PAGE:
U.S. Jesuit provinces and their counterparts overseas often enter into agreements of cooperation or “twinnings” as they are called. These agreements are designed to build solidarity among Jesuits worldwide as well as to advance common goals of global mission.
Many of the relationships began during “missionary” times when U.S. Jesuit provinces first began reaching out to different countries. These days, interprovincial cooperation involves far fewer placements of North American Jesuits abroad. Instead, the cooperation builds on relationships that have proliferated between Jesuits in foreign lands and their U.S. counterparts.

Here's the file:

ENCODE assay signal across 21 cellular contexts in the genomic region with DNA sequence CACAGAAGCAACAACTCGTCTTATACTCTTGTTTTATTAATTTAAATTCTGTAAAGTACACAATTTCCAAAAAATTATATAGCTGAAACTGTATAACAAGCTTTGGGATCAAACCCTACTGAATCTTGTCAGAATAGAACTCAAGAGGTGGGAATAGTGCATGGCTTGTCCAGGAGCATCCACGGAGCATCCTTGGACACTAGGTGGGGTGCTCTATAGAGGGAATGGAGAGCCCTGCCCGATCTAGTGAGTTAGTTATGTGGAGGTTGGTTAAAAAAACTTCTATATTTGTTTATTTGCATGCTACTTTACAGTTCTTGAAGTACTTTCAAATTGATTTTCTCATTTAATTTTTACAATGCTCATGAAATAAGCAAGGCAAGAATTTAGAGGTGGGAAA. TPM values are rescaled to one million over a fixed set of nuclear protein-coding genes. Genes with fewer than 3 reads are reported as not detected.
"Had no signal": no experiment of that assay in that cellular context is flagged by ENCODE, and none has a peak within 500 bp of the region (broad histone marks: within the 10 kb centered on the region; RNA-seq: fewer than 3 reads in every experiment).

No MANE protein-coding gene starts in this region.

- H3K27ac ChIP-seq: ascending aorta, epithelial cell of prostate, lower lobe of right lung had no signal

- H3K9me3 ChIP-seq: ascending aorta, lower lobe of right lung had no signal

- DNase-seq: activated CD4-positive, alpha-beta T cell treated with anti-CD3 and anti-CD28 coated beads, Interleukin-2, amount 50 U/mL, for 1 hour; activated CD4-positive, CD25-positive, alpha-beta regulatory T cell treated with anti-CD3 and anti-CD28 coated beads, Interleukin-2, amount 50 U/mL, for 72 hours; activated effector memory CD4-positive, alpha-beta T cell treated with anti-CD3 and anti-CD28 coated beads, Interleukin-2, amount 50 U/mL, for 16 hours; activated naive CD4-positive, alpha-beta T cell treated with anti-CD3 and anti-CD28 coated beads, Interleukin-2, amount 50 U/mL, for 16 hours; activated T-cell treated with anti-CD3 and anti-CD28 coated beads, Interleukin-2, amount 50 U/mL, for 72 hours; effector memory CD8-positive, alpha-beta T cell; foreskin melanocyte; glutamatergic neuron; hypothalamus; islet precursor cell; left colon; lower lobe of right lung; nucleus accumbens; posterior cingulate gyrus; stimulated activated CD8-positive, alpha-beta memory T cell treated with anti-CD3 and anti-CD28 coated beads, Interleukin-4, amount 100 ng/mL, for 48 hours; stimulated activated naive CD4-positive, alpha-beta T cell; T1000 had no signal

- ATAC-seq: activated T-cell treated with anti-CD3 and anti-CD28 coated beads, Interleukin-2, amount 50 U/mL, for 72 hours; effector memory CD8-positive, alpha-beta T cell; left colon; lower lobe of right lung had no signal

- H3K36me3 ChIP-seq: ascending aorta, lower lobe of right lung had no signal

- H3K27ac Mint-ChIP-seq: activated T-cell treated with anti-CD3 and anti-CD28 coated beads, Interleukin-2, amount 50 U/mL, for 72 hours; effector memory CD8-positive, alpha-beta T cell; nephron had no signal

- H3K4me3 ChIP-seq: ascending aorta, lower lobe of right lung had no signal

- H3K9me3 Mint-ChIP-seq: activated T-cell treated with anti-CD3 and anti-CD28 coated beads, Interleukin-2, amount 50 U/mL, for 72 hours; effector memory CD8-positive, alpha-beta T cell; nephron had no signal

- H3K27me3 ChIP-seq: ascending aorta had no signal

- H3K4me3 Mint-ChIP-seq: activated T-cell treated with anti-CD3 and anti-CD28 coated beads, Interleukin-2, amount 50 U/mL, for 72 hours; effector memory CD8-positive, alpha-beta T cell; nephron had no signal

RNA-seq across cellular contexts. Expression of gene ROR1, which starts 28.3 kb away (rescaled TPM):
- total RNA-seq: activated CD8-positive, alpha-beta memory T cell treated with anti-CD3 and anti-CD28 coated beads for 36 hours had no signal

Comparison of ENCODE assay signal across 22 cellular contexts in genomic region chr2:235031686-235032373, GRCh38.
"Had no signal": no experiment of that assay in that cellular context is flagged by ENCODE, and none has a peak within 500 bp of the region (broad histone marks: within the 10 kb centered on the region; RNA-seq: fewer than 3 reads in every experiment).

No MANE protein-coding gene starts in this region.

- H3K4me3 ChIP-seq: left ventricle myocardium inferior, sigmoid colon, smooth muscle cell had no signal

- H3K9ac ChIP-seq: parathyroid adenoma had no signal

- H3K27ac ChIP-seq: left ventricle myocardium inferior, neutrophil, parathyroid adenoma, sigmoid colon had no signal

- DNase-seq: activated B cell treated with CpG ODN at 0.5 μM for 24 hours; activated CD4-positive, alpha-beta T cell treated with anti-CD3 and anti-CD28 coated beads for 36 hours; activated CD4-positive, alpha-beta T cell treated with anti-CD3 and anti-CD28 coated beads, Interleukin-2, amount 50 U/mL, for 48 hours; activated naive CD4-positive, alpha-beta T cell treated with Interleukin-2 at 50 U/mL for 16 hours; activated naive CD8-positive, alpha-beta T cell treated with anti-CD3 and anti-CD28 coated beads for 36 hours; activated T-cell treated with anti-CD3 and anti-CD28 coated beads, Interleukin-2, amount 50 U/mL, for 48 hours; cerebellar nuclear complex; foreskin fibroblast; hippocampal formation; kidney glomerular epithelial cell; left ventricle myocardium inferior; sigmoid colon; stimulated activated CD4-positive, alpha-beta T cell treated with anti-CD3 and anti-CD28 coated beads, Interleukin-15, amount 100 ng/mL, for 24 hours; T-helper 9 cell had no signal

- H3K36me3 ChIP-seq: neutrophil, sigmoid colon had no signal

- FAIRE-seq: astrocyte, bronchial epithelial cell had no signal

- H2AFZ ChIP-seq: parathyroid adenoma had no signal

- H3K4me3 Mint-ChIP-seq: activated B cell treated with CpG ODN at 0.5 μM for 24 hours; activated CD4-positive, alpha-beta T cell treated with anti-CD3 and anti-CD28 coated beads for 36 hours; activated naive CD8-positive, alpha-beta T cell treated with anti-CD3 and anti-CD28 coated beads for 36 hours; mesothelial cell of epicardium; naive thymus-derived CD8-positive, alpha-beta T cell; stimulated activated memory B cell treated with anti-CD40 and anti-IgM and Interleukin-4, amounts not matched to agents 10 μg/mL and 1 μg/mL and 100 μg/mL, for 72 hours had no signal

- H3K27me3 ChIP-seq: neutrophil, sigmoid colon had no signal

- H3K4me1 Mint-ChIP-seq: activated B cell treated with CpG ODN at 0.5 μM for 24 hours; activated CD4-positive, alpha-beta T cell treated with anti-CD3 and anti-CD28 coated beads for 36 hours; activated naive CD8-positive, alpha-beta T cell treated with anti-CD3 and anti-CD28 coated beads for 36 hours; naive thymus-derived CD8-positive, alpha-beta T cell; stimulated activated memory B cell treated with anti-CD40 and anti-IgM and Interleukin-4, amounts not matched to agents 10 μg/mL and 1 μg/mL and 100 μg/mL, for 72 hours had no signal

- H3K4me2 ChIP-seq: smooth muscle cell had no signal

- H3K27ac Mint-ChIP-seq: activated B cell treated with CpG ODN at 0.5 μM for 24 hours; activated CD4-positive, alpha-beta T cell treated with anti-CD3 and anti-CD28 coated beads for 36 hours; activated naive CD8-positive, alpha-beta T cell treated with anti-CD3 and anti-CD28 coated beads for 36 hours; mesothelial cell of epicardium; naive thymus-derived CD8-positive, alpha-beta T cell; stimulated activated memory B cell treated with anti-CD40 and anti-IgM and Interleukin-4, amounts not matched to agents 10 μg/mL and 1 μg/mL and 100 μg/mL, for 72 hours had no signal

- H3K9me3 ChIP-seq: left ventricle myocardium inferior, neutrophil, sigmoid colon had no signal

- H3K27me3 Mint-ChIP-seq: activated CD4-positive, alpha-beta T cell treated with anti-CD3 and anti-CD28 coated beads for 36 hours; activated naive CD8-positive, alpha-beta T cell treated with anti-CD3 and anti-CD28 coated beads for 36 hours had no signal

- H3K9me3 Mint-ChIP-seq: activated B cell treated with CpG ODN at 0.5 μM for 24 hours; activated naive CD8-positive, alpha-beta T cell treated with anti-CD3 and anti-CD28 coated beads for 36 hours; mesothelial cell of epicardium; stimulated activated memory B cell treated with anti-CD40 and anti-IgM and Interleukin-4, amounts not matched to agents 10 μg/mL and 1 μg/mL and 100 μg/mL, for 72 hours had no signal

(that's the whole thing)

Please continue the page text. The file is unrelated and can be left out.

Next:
Contemporary examples of interprovincial cooperation range from cultural exchanges and joint advocacy programs to financial support and academic training for international Jesuits at Jesuit colleges and universities in the United States. Listed below are the formal “twinning” relationships between U.S. and foreign provinces.
Portugal (for missions in Mozambique, Angola and Macao) (1980)
India: Patna (1928), Nepal (1928), Dehli (1928), Buxar
East Africa (1983)
Central America (1994)
Nepal/Dehli regions (1991)
Central America (1982)
Near East (1969)
Sri Lanka (1946)
Central Brazil (1960s)
Eastern Africa (1987)